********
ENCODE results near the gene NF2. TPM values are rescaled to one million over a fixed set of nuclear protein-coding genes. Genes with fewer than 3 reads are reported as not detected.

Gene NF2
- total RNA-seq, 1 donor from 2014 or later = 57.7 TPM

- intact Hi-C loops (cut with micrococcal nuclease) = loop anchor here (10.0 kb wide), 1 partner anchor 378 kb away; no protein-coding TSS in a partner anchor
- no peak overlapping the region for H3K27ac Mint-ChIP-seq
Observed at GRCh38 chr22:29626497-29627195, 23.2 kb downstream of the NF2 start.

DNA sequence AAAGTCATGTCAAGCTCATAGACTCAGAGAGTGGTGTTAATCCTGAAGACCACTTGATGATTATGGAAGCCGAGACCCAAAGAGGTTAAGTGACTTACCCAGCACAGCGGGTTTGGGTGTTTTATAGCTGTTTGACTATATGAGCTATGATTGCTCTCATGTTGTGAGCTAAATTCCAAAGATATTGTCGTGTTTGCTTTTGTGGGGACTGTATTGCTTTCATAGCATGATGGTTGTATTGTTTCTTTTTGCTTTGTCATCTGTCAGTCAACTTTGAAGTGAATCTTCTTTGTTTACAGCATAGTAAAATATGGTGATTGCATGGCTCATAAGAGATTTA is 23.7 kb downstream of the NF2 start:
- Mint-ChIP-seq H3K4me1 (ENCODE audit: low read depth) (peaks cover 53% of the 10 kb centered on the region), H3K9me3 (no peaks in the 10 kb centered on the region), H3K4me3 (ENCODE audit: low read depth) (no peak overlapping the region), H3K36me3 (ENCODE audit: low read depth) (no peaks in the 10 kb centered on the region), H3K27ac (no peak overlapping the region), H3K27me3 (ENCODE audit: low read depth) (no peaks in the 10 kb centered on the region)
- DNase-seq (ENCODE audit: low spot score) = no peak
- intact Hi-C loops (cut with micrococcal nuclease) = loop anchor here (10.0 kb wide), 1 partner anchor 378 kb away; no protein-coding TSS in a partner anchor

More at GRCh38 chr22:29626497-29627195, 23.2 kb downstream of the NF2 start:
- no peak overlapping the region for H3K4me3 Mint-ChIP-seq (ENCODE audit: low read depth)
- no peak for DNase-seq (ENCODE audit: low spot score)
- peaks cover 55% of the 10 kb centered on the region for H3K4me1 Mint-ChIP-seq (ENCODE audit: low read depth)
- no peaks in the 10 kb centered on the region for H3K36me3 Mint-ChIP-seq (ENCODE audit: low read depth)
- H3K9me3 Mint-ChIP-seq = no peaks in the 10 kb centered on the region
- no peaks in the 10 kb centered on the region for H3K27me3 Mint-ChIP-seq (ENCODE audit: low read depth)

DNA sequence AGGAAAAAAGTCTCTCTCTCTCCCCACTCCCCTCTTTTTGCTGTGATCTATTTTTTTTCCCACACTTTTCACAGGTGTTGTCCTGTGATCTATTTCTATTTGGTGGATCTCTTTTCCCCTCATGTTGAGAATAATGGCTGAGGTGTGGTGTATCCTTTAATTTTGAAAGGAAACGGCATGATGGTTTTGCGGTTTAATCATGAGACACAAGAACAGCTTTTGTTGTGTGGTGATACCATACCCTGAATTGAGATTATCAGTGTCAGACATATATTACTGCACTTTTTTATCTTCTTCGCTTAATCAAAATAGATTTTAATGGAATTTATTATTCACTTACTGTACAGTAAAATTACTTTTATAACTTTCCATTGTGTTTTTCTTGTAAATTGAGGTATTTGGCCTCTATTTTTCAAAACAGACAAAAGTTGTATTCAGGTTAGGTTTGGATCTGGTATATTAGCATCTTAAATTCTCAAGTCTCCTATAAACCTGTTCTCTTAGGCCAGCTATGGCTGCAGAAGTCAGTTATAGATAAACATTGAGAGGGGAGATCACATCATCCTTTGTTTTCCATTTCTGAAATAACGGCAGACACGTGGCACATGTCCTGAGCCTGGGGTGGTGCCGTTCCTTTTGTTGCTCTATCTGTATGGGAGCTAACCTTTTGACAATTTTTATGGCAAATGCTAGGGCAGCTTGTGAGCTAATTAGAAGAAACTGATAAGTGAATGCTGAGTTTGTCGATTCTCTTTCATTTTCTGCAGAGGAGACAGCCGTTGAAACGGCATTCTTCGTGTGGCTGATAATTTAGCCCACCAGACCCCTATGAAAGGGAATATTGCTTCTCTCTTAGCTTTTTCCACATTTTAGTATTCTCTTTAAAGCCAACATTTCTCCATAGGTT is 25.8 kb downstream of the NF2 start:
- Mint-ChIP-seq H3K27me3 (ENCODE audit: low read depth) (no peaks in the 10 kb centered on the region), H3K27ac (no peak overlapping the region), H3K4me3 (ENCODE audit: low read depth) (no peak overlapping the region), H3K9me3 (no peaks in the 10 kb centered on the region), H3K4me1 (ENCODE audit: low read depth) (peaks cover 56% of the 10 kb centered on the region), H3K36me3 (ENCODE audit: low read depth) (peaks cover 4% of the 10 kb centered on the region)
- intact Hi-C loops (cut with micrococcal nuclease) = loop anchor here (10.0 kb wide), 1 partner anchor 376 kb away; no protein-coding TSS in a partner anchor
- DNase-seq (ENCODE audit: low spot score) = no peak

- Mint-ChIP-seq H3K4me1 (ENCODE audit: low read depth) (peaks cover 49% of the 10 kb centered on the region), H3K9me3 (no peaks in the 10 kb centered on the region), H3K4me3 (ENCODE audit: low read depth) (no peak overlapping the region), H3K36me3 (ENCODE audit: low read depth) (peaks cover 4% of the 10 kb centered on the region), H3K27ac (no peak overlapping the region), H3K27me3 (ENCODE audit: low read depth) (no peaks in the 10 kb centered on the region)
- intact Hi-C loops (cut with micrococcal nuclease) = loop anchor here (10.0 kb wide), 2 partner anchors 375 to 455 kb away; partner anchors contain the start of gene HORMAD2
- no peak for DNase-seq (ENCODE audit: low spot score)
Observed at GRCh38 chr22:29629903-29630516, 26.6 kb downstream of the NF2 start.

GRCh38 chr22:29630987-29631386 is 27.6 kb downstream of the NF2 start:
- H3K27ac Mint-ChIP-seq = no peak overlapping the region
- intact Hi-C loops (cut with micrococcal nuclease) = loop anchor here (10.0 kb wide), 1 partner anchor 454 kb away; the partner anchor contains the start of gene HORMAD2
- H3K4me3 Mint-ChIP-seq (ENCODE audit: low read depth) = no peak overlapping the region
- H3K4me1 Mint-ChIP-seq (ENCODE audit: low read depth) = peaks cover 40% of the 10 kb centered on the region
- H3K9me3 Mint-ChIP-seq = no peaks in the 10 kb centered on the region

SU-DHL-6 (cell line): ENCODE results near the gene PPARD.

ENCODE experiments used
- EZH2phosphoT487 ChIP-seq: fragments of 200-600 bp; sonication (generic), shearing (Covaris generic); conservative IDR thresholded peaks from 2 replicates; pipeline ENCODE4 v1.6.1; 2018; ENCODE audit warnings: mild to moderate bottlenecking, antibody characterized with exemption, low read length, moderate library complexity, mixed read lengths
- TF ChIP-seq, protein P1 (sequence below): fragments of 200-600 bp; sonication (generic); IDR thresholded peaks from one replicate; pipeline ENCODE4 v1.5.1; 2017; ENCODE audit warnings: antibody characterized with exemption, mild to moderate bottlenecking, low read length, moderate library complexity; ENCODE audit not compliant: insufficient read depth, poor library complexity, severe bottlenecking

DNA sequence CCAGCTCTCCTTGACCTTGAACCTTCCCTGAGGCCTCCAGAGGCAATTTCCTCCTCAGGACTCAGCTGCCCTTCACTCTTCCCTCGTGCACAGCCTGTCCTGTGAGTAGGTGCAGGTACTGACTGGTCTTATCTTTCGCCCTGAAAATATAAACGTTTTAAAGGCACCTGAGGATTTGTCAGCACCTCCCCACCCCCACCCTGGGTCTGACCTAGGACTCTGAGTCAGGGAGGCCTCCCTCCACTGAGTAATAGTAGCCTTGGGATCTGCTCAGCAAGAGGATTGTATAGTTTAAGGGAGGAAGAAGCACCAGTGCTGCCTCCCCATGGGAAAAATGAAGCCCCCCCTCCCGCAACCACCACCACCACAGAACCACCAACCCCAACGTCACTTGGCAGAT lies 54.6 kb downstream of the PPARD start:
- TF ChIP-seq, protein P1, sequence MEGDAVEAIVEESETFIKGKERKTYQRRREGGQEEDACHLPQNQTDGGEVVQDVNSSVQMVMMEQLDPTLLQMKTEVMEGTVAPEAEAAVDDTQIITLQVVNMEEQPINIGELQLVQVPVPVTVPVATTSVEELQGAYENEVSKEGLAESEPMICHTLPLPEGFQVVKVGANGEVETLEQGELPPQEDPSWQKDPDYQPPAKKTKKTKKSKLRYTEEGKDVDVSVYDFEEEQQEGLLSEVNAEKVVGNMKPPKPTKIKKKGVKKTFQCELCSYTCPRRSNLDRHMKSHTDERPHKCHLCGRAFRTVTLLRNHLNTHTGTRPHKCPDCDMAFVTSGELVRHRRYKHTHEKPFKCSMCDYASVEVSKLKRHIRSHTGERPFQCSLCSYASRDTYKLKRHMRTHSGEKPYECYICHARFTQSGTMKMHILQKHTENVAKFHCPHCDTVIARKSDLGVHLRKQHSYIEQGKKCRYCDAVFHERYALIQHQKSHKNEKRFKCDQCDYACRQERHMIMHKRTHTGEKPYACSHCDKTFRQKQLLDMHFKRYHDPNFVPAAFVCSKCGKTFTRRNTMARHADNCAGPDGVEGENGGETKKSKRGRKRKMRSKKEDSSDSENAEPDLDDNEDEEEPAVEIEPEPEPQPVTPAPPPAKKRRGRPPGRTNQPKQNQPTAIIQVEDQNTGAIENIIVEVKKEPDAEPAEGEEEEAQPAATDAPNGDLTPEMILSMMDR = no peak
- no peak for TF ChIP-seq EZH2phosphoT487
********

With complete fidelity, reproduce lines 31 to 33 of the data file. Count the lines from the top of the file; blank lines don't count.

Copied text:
- H3K9me3 Mint-ChIP-seq = no peaks in the 10 kb centered on the region

SU-DHL-6 (cell line): ENCODE results near the gene PPARD.

ENCODE experiments used